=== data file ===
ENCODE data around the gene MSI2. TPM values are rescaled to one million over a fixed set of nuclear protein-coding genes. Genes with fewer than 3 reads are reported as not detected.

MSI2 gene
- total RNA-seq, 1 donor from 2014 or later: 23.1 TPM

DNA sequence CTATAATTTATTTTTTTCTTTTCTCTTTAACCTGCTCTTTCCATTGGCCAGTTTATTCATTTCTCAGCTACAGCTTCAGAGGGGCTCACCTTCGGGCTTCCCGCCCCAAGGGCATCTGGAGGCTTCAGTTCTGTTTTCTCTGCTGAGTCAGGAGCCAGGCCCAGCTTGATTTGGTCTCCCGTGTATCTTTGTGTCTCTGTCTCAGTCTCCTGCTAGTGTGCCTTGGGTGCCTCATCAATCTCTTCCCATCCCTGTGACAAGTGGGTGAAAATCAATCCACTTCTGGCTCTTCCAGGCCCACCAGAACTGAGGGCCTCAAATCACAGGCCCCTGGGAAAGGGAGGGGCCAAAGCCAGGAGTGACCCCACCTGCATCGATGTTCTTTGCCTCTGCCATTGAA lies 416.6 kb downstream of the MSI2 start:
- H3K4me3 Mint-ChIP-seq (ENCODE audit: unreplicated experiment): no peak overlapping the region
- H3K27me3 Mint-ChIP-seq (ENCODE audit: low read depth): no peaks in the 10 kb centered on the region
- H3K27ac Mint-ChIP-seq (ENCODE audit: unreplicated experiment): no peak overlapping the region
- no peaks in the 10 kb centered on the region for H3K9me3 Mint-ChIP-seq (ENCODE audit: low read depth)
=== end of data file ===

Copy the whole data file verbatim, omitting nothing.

ENCODE data around the gene MSI2. TPM values are rescaled to one million over a fixed set of nuclear protein-coding genes. Genes with fewer than 3 reads are reported as not detected.

MSI2 gene
- total RNA-seq, 1 donor from 2014 or later: 23.1 TPM

DNA sequence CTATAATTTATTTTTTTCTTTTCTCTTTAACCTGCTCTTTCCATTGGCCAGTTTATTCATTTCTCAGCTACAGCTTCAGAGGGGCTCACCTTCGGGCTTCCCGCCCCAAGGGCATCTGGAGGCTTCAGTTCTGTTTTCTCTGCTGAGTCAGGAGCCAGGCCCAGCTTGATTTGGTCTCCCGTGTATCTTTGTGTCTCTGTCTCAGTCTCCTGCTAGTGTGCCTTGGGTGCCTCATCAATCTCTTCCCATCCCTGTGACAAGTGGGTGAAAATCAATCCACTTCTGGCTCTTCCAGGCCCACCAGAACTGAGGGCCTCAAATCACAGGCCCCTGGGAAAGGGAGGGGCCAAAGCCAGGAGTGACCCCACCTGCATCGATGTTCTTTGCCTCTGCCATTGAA lies 416.6 kb downstream of the MSI2 start:
- H3K4me3 Mint-ChIP-seq (ENCODE audit: unreplicated experiment): no peak overlapping the region
- H3K27me3 Mint-ChIP-seq (ENCODE audit: low read depth): no peaks in the 10 kb centered on the region
- H3K27ac Mint-ChIP-seq (ENCODE audit: unreplicated experiment): no peak overlapping the region
- no peaks in the 10 kb centered on the region for H3K9me3 Mint-ChIP-seq (ENCODE audit: low read depth)